In less than three months of training at the training ground, coach Ronak Pandit and Manu Baker have “drawn up a plan”, boosting the gunman’s hopes for a finish on the podium at the Olympics.
Pandit has led Bhaker since his breakup with Jaspal Rana, one of India’s top gun shooters and with whom she has become a world-class fighter after many excellent results in top international events.
They split after the ISSF World Cup in New Delhi in March. Pandit coached Bhaker for about a month and a half during the Indian team’s tour of Croatia, controlling his final phase of training.
“We trained for about two and a half to three months and made a plan for it,” Pandit, a gold medalist at the British Community Games (paired with Samaresh Jung in 2006), told PTI Tokyo.
One of the three pistol shooting coaches with the Indian team, Pandit has full faith in Baker’s abilities and says that the high expectations do not bother either the shooter or himself.
“They are the pros and cons of expectations, but Manu, even at the age of 16 and 17, shot at world cups and won medals. She is very even and used to such pressure and expectations.
“Before the Olympics, she is calm and reserved, fully focused on the task,” he said.
Pandit added that it is “absolutely important” to ensure that shooters are protected from any kind of distraction in the time between qualifiers and finals.
Armed with years of coaching experience after an active career as a gun shooter, Pandit is optimistic about the prospects of Indian shooters in Tokyo.
He had traveled to London and Rio de Janeiro for the 2012 and 2016 Games as the personal trainer of Hyena Sidhu, his wife and one of India’s participation in the gun events.
In Tokyo, Pandit will have his hands full as Bhaker will shoot in three games – a 10m individual and mixed team (with Saurabh Chaudhary) and a 25m pistol – but he is ready for that, as is the world number two shooter. 10m air pistol.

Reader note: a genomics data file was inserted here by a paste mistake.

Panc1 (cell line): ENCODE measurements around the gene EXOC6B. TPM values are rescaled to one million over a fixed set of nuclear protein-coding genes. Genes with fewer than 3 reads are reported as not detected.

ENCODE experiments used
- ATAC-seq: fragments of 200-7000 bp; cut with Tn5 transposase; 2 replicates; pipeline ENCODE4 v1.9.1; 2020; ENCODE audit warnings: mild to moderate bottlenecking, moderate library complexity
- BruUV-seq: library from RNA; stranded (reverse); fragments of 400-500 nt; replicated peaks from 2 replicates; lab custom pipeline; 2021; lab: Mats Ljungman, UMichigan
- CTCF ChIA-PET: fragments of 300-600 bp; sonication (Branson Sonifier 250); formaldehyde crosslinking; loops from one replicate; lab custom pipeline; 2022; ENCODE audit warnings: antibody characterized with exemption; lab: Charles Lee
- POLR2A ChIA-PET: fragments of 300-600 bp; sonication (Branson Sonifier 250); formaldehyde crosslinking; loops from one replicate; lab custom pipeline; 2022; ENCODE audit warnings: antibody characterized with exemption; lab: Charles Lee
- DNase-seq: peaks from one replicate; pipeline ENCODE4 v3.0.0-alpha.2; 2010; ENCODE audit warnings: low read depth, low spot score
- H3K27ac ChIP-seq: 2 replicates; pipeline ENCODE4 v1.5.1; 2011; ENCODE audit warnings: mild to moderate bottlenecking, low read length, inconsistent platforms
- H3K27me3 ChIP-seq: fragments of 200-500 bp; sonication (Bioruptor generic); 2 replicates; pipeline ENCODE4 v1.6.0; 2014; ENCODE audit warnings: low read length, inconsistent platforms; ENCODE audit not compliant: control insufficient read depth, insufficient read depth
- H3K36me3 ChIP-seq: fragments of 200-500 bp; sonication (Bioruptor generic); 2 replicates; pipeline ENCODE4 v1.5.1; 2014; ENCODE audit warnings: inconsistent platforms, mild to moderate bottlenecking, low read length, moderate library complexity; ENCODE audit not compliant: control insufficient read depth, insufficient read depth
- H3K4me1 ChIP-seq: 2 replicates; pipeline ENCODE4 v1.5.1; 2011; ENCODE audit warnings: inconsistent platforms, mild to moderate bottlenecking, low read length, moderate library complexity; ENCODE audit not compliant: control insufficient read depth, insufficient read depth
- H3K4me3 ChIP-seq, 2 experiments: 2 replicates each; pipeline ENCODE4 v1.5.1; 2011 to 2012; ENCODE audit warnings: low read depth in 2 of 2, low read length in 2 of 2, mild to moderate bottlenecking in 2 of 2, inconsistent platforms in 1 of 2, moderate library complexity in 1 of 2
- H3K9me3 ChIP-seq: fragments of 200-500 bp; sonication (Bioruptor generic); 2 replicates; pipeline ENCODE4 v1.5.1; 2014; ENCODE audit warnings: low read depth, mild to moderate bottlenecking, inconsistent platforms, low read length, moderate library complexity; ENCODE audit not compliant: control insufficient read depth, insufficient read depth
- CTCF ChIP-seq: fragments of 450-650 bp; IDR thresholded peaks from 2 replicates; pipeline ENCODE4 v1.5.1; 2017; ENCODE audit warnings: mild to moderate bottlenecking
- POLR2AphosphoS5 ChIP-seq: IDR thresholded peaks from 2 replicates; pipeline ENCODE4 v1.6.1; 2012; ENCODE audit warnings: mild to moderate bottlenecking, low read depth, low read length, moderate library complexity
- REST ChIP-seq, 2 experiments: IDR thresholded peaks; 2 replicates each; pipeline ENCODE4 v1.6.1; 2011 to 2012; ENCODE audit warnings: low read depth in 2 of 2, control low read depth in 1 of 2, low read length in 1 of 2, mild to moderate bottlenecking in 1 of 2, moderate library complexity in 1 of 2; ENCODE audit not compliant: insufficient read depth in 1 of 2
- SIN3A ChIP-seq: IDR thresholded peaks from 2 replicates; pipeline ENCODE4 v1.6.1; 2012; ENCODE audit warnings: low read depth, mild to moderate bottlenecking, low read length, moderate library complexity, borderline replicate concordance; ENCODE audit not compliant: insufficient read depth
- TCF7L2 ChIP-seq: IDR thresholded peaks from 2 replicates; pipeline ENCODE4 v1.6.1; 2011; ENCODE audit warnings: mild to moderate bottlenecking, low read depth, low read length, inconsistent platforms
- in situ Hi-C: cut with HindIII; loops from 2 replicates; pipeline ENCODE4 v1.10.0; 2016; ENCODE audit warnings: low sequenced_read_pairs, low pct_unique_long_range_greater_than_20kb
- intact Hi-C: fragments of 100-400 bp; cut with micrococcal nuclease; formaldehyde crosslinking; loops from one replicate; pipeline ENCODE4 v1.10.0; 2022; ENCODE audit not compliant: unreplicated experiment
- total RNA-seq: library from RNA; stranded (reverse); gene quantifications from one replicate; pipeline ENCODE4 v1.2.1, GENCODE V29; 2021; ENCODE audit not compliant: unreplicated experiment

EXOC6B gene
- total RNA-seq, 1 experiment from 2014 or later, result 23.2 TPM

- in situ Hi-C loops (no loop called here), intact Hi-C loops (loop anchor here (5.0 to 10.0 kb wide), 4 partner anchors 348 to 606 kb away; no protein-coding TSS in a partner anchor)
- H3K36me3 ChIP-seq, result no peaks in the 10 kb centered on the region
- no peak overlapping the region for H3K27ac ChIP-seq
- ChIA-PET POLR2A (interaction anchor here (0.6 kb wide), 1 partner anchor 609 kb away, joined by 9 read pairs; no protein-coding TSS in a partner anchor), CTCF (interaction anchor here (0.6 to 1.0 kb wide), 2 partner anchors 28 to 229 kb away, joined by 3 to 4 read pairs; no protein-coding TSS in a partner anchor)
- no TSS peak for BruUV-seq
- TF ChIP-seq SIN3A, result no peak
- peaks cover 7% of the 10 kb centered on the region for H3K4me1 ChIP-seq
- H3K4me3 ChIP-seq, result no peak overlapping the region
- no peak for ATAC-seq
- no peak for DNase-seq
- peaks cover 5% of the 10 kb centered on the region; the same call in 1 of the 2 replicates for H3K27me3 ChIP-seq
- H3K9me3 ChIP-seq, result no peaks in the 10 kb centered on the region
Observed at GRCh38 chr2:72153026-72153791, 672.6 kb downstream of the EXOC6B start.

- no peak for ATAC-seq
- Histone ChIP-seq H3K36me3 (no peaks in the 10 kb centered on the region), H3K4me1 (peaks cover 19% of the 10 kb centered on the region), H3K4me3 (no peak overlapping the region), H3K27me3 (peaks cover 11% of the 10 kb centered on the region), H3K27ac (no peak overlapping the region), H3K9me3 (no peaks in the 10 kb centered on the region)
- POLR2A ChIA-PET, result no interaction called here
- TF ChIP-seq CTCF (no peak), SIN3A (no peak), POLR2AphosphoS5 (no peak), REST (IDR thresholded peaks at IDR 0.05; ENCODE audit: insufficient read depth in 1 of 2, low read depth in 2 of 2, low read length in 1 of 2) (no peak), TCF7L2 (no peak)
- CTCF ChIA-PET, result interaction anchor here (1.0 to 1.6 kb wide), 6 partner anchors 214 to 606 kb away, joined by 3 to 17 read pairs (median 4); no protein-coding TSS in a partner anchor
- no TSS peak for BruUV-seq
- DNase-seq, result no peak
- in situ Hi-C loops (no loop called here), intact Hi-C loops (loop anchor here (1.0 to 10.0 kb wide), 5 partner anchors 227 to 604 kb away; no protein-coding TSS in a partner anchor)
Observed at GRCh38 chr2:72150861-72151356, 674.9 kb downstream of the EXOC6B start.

Until the Indian team got enough time to train on Wednesday, the official training started on Thursday.
“We had a short 20-30 minute training yesterday, as the official training only started today. The 50-meter run was closed from Thursday so that all air shooters could practice at full steam.
Calling Bhaker a complete shooter, Ronak said they focused mainly on performance in situations of pressure.
“We prepared a lot for the finals, we discussed how the mind affects the body and how we could manage the mind better for a better performance of the technique. We made good progress in the time we got and I’m happy with it.
“They just have to focus on the process and not think much about the results. The appearance of the Olympics is different from other events,” he said.
Meanwhile, air rifle shooters from various countries trained in the final hall on Thursday, including Indian Divyansh Singh Panwar, who will shoot on the second day of competition on July 25th.
The Olympic Games are planned to be held from July 23 to August 8, and the shooting events will spread during the first 10 days of the extravaganza, which will be held without spectators due to the COVID-19 pandemic.